7. March 2023 | Magazine:

Twisted light opens up new insights Doctoral student Silvia Müllner on her journey towards the limits of the measurable

Silvia Müllner first wanted to become a scientist when she was still at primary school. What sounds straightforward turned out to be a path of life with many challenges over the years. After studying Physics at Technische Universität Braunschweig, she is currently researching how light couples better to molecules by means of a special twist. Within the Cluster of Excellence QuantumFrontiers, these experiments help to better understand the angular momentum of light. On the other hand, future technologies such as optimised solar cells and optical sensors can also benefit from this.

Doctoral student Silvia Müllner explores light and matter with a special twist. Photo credit: Laurenz Kötter/TU Braunschweig

“Oh, that sparks!” In a small Austrian village, the literal spark of realisation jumps to four-year-old Silvia Müllner. As her big brother strikes sparks with a hammer and stone, she wonders, “Where is the light suddenly coming from?” This enthusiasm for natural sciences and ‘what’s happening here?’ has accompanied her to this day. A blow of fate in her family at an early age and financially difficult times thwarted her direct path towards her dream job as a scientist. Something more tangible was needed. “I decided to study in Canada for a short time so that I could teach English. Teaching had always appealed to me and English promised to be the language of science that would allow me to make my way,” says Silvia Müllner. Seven years followed in Chile, during which optics always played an important role, even as an amateur astronomer. With her savings, she returned to Europe – to a not too big city with a university with strong optics research: Braunschweig. With light you can actually move things, change things and do fascinating experiments.

The courage to get up again

However, at the age of 32, it takes courage to start studying again and a lot more motivation to complete your studies. Silvia Müllner pulled through: first a Bachelor’s, then a Master’s and now she’s in the last third of her doctorate. Of course, she is going her own way, which also means starting a family and being there for a child. She starts her doctorate with a focus on materials science, switches to an area with time-resolved optics of semiconductors, and finally finds her calling in a very current topic on the interaction of light with molecules. This variety of methods and fields of work helps her discover new things and understand connections.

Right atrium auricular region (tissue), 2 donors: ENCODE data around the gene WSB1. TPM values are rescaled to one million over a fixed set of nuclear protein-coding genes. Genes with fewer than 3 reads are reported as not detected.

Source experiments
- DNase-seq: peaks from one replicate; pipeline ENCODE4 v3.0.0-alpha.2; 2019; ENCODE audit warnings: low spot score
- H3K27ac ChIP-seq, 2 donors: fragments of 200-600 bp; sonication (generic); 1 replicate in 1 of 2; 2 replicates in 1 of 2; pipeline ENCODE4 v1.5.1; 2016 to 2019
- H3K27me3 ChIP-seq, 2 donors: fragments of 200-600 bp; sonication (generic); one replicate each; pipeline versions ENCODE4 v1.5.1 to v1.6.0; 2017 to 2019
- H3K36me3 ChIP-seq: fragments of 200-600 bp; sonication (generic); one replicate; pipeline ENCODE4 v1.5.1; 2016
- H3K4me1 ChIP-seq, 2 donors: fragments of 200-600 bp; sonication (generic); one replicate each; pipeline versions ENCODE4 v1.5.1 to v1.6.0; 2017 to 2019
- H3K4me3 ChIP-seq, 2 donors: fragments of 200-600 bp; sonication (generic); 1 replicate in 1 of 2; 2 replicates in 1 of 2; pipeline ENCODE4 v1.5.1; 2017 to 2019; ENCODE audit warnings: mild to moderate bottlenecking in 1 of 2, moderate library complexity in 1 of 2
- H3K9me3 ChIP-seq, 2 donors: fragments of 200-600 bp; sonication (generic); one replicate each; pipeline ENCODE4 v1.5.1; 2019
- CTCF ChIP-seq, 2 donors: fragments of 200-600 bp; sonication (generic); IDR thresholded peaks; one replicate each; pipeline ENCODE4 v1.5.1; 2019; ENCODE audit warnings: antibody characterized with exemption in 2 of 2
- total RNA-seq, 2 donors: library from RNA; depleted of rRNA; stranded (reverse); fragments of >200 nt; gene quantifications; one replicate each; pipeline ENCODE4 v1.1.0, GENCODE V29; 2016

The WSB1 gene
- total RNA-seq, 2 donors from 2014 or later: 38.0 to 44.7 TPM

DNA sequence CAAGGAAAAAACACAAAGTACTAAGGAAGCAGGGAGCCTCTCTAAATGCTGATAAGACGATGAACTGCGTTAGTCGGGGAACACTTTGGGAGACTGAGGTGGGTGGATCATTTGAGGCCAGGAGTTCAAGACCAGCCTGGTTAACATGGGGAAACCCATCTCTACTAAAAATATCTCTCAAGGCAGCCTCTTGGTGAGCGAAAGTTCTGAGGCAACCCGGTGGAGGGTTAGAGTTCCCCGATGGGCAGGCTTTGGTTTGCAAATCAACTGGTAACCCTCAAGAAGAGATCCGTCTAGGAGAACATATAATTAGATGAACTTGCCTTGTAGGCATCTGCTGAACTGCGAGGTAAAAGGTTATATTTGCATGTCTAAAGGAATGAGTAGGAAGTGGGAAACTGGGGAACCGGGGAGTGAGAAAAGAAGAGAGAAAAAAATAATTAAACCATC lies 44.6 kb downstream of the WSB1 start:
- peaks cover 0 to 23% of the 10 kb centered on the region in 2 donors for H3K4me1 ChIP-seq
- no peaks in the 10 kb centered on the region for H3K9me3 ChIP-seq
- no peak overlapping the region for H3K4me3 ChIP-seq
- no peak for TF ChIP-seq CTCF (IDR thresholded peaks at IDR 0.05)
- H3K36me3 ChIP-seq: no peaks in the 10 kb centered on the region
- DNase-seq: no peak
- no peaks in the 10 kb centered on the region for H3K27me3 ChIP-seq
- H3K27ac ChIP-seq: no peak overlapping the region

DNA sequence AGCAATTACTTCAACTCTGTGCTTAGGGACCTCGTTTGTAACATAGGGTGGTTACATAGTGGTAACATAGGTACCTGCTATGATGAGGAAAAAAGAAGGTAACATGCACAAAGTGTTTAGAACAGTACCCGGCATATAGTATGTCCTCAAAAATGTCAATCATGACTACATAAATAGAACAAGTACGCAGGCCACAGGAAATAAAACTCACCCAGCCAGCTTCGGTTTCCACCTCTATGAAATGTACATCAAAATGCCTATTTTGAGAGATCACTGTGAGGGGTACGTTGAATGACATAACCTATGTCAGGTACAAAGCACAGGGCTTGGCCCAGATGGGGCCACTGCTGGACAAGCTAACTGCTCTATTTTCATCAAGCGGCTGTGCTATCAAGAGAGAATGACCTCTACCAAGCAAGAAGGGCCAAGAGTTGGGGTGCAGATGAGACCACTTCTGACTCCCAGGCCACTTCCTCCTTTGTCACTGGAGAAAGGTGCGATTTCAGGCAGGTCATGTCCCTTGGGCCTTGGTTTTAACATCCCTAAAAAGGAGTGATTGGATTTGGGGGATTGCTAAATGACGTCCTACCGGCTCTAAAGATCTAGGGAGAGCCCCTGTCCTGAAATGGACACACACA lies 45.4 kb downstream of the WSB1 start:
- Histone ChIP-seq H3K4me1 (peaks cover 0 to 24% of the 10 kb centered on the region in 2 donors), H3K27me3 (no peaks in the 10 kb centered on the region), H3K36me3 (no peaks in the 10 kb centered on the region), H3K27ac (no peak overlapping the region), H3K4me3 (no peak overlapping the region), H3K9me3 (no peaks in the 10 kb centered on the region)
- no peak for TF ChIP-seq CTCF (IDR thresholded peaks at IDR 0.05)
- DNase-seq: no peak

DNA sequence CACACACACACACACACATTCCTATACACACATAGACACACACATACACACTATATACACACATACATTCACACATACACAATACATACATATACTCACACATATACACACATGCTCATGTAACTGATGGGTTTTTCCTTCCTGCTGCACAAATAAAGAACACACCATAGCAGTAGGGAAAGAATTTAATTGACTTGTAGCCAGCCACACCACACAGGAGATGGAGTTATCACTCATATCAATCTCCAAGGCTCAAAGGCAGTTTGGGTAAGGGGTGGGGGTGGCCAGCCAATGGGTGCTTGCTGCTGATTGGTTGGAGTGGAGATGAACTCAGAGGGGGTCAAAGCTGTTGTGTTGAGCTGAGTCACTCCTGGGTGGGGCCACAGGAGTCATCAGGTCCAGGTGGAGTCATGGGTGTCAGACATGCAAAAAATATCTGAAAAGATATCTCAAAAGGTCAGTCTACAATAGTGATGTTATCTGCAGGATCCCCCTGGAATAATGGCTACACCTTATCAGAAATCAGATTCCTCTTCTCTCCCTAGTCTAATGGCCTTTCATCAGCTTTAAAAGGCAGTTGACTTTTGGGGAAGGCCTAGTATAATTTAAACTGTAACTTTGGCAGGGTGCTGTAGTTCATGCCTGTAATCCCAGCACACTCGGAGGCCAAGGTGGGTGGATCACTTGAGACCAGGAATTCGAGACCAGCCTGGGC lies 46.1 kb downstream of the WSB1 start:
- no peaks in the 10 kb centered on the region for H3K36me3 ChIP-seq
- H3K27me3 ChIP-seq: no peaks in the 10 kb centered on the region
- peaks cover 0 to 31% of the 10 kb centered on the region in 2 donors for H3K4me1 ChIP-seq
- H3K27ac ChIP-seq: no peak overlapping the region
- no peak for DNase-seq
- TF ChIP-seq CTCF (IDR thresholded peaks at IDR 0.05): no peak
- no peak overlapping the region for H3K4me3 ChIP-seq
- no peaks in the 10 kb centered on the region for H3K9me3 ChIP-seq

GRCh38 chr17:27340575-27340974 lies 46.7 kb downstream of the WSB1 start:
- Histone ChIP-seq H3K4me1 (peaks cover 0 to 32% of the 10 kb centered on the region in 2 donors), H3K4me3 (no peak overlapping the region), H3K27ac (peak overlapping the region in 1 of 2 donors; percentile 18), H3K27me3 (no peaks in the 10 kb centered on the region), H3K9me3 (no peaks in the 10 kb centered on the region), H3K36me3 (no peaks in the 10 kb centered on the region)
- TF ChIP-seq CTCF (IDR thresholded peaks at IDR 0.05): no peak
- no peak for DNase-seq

“Even though it was very long and bumpy: now everything seems to be going the right way. After overcoming many obstacles, I feel the joy of what I have achieved even more strongly. When something in the lab works out and shines brightly, I become the child again who marvelled at the sparks of the hammer blow with wide eyes back then. I want to pass this on to other students and, of course, to my child.

“Twisted Light”

Small and large set-up: First, the samples go through a preliminary test to find the appropriate parameters. Then the sample is examined in detail with Raman spectroscopy. Photo credit: Laurenz Kötter/TU Braunschweig

As a doctoral student, Silvia Müllner is researching the so-called chirality of light. Light not only has a polarisation, but as an electromagnetic wave it also has a phase. This phase can be changed depending on time and place, thus creating a new twist. This “twisted light” penetrates matter like a spiral and creates special effects when matter itself also has chirality. This twist in light and matter is not only a topic in physics. Whether life sciences, information transfer or energy materials: they all benefit from this research, which links such different areas of the natural sciences and opens up new possibilities for analytics.

In her first publication with international visibility, Silvia Müllner showed that chiral molecules with twisted light behave surprisingly like liquids without energy loss.Since then, she has been working on optimising the effect more and more and making it more usable.

With her research on the fundamentals, Silvia Müllner is opening up new paths for various applications. Microscopes, nano-optics and solar cells rely on light-matter interactions and can benefit accordingly from improvements. “My experiments also show that the torque of light can be transferred to matter. With this twisted light, we thus have another degree of freedom to move and sort objects depending on their chirality.”

To further advance this fundamental research, Silvia Müllner would like to stay in research after her PhD (expected in September 2024) and follow her dream of learning and teaching. “I want to pass on my own fascination and get more people interested in physics.”